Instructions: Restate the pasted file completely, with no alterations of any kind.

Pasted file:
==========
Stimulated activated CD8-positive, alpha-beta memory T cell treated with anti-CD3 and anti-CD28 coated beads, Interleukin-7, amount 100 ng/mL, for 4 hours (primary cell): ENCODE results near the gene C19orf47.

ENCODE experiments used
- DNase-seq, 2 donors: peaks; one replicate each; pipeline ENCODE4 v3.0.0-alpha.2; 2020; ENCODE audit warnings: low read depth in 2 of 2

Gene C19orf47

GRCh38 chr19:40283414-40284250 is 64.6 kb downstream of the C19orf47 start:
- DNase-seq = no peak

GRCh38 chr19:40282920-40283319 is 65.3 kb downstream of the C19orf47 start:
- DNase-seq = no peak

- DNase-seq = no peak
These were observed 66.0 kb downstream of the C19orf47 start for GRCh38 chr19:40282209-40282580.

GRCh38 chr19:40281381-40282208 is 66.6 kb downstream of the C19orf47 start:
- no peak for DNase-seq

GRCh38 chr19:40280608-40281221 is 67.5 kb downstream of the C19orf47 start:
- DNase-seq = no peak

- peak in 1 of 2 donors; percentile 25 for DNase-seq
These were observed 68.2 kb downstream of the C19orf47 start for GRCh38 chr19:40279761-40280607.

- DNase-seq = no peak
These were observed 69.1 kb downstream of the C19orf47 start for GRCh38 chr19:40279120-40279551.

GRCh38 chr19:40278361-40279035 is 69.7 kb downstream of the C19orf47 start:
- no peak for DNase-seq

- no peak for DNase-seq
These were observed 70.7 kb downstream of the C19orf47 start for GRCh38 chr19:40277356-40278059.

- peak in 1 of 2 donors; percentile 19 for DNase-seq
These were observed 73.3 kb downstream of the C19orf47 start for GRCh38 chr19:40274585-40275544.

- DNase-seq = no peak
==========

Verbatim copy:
Stimulated activated CD8-positive, alpha-beta memory T cell treated with anti-CD3 and anti-CD28 coated beads, Interleukin-7, amount 100 ng/mL, for 4 hours (primary cell): ENCODE results near the gene C19orf47.

ENCODE experiments used
- DNase-seq, 2 donors: peaks; one replicate each; pipeline ENCODE4 v3.0.0-alpha.2; 2020; ENCODE audit warnings: low read depth in 2 of 2

Gene C19orf47

GRCh38 chr19:40283414-40284250 is 64.6 kb downstream of the C19orf47 start:
- DNase-seq = no peak

GRCh38 chr19:40282920-40283319 is 65.3 kb downstream of the C19orf47 start:
- DNase-seq = no peak

- DNase-seq = no peak
These were observed 66.0 kb downstream of the C19orf47 start for GRCh38 chr19:40282209-40282580.

GRCh38 chr19:40281381-40282208 is 66.6 kb downstream of the C19orf47 start:
- no peak for DNase-seq

GRCh38 chr19:40280608-40281221 is 67.5 kb downstream of the C19orf47 start:
- DNase-seq = no peak

- peak in 1 of 2 donors; percentile 25 for DNase-seq
These were observed 68.2 kb downstream of the C19orf47 start for GRCh38 chr19:40279761-40280607.

- DNase-seq = no peak
These were observed 69.1 kb downstream of the C19orf47 start for GRCh38 chr19:40279120-40279551.

GRCh38 chr19:40278361-40279035 is 69.7 kb downstream of the C19orf47 start:
- no peak for DNase-seq

- no peak for DNase-seq
These were observed 70.7 kb downstream of the C19orf47 start for GRCh38 chr19:40277356-40278059.

- peak in 1 of 2 donors; percentile 19 for DNase-seq
These were observed 73.3 kb downstream of the C19orf47 start for GRCh38 chr19:40274585-40275544.

- DNase-seq = no peak